Jeff Klukas

Some LHC Calculations

The LHC is currently running at 7 TeV, giving a relativistic gamma factor $\gamma$ of 3730:

This means the protons are moving at 99.999996% the speed of light:

Alright, now let’s look at the collision rate, assuming a recent luminosity of 1e33:

which gives approximately 100 million interactions per second.

The cross section for the events I’m looking at is $\sigma_{WZ\rightarrow 3\ell\nu} \approx 0.5 \text{pb}$, so

yielding 0.0005 Hz or 40 WZ events per day.

So how many of these events will we have collected by the end of the 2011 pp run?

By the time we make all the required cuts to account for the acceptance of the detector and rejection of backgrounds, however, we end up with something on the order of only 100 events in our final sample.


This site is built on Octopress, “a blogging framework for hackers,” which brings a number of fun technologies along for the ride, including:

  • Jekyll as the base platform for generating a static blog,
  • modern design using all the best that HTML5 and CSS3 have to offer,
  • the Modernizr JS library to allow for graceful degradation on older browsers,
  • a responsive, mobile-first page design (try resizing the browser window to see what happens), and
  • scripts to automate deployment to GitHub Pages.

On top of Octopress, I threw in some extra goodies:

  • A retina-ready design with CSS3 gradients, scalable icons from FontAwesome and images included at 2x whenever possible so that the page looks as crisp as possible on recent iPhones and iPads, plus
  • MathJax for rendering of LaTeX equations in HTML.

Check out the site’s source on GitHub.


places I’ve lived

Although I’m actually an Ohio native, I grew up in the South Hills of Pittsburgh (which, make no mistake, is a Midwestern city despite being in Pennsylvania). My parents, who grew up as good Lutheran kids, met in college at Wittenberg University, and both their kids ended up following suit.

Curriculum Vitae


Ph.D. (Physics) University of Wisconsin–Madison
May 2012
Advisor: Matt Herndon
Thesis topic: A search for exotic particles decaying to WZ in pp collisions at 7 TeV
B.S. Wittenberg University
Springfield, Ohio
May 2006
Majors in physics and French language & literature
Summa Cum Laude
Departmental honors in physics
Thesis topic: Influencing dynamics in neural networks
School for International Training
Dakar, Senegal, West Africa
Spring 2005
Conducted independent research on the relative importance of national, ethnic, socioeconomic, and gender identities to residents of Dakar through interviews and participant observation.



Physics for Elementary Teachers

An introductory course built around a student-oriented pedagogy where almost all the course concepts are developed through direct experimentation in groups. It focuses on building a conceptual understanding of energy and forces and using those concepts as a framework for understanding gravity, magnetism, electricity, and light. The course becomes particularly relevant for elemetary teachers through “Learning about Learning” activities where we observe and discuss the learning processes of elementary students.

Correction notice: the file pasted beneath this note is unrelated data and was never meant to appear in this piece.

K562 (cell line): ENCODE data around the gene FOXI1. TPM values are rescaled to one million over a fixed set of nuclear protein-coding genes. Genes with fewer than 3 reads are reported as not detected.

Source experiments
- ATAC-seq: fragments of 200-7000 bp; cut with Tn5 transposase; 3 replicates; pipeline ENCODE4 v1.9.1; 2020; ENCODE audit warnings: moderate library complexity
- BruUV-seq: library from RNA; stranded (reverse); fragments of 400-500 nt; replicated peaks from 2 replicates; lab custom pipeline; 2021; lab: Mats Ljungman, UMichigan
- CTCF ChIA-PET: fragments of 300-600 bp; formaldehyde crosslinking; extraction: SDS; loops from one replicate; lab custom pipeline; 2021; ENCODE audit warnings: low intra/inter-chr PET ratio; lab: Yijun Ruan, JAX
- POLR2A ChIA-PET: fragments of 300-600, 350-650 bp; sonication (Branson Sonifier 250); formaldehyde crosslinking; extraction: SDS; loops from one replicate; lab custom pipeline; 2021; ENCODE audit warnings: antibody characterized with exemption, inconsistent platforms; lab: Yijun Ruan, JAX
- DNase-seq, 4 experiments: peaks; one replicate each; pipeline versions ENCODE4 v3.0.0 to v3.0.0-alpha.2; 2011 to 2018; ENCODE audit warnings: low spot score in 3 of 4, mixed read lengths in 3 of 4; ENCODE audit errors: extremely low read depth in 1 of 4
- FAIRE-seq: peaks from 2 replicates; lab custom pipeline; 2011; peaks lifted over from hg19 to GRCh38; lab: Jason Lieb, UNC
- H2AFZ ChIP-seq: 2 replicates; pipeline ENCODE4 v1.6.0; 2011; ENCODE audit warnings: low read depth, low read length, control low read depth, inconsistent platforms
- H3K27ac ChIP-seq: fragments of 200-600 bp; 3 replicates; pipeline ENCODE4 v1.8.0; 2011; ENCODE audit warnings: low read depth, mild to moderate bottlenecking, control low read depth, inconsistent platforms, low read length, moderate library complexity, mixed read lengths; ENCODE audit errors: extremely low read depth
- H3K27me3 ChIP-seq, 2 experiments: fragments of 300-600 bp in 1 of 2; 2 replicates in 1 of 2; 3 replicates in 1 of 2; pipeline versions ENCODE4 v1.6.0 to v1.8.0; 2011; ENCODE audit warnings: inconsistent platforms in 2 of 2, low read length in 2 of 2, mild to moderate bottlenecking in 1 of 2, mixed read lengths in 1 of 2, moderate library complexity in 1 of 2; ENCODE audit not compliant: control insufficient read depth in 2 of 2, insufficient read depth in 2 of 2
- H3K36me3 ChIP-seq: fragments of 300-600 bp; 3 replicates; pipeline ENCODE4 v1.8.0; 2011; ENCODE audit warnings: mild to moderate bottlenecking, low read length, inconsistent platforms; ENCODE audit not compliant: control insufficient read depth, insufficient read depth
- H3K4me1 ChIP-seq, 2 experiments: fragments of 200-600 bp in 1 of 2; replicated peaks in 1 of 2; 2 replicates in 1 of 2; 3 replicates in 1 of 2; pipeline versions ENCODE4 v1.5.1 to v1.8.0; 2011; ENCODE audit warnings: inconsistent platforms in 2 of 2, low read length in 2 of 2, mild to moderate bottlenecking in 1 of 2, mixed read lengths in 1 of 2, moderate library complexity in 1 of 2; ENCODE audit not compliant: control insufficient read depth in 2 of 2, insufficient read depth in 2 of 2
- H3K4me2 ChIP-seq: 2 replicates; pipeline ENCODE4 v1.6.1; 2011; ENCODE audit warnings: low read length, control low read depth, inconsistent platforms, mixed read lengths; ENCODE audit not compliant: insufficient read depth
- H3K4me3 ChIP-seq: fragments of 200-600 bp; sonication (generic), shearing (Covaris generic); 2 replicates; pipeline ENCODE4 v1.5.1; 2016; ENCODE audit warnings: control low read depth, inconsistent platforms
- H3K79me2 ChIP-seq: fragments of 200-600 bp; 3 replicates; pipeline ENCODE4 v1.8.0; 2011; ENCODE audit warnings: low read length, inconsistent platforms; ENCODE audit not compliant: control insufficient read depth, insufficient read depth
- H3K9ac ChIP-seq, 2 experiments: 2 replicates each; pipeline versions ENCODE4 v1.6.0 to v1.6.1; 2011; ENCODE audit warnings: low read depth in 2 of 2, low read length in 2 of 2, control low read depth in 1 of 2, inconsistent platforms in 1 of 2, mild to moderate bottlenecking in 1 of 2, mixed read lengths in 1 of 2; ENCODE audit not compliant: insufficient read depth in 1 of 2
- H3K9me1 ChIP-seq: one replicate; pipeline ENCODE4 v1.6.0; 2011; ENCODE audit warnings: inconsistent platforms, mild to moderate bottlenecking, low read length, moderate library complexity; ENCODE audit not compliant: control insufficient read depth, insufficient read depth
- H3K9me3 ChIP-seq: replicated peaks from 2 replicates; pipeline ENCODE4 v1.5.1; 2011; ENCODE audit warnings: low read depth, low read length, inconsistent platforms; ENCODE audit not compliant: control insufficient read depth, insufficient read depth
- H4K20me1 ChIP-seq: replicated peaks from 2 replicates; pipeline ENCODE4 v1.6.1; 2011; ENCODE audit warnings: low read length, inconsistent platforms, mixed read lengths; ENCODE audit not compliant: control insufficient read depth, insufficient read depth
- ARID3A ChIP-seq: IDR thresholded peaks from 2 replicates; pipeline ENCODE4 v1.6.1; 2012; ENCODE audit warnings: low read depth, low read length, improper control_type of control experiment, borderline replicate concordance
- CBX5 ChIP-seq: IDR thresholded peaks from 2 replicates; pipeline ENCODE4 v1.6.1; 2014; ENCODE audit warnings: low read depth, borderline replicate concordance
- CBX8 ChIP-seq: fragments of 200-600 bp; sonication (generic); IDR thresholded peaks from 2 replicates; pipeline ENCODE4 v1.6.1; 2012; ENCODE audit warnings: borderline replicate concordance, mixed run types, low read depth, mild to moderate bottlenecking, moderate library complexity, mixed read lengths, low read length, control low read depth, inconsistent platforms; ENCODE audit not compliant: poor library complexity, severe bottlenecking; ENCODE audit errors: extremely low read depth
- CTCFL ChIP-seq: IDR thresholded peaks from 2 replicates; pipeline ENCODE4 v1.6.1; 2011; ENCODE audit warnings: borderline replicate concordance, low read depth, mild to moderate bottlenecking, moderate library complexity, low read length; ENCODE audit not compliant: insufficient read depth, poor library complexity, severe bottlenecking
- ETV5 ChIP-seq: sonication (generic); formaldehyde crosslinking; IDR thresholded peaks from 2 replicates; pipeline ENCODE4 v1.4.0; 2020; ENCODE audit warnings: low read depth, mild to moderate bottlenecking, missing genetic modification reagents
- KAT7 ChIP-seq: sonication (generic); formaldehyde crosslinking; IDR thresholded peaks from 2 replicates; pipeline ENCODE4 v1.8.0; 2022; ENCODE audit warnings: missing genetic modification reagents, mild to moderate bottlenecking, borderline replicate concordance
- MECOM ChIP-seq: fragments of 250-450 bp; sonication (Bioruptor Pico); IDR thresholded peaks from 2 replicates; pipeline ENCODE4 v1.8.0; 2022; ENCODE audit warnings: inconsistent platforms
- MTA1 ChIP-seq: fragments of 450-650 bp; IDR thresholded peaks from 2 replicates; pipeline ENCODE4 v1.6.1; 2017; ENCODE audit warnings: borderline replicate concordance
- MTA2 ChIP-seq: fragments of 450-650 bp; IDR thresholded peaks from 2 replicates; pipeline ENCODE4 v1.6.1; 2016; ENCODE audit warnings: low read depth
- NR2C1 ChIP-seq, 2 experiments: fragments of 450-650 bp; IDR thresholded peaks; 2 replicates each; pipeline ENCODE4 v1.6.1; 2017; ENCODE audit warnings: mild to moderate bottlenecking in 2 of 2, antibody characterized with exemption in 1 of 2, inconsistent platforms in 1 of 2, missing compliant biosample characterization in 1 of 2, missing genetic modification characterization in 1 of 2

Physics Foundations

An overview of physics in one semester, covering a broad range of topics, from Newtonian mechanics to relativity and particles. We use algebra to develop a quantitative understanding of the topics and laboratory activities to explore a few of them in greater depth.

Influencing Dynamics in Neural Networks

This research was performed under an NSF-funded Research Experience for Undergraduates program at Indiana University and then extended at Wittenberg University to serve as an undergraudate honors thesis. The work was overseen by John Beggs. It was later published in the 2006 issue of Wittenberg University’s non-fiction literary magazine, Spectrum.

Abstract: Experimental readings from rat cortex in our lab have demonstrated a robust ability of neural networks to maintain critical point dynamics. Whether that ability stems from the activity of a regulatory system or is an inherent property of the network, however, remains unknown. Throughout our investigations, a computational model has served both as a useful diagnostic tool in developing measurements of dynamics and as a predictor of manipulations to be in- vestigated in tissue samples. It demonstrates a robustness similar to the biological samples, suggesting that the network structure alone may be sufficient to maintain stable dynamics. Using the model to explore network parameters, we have identified the distribution of connection strengths between nodes in the network as having a clear influence on the dynamical behavior of the system, and further, we have explained deviations from that relationship by identifying particular connection patterns that link attractive behavior with an inverse branching structure.

View the full text of “Influencing Dynamics in Neural Networks” in PDF format.

Changing Concepts of Ethnic and National Identity in Dakar

This research was performed as a capstone project for the Senegal: Arts & Culture academic program of the School for International Training in Spring of 2005 under the direction of Souleye Diallo. The project was advised by Mamadou Aliou Diallo, Université Cheikh Anta Diop. It was published in the 2006 issue of Wittenberg University’s non-fiction literary magazine, Spectrum.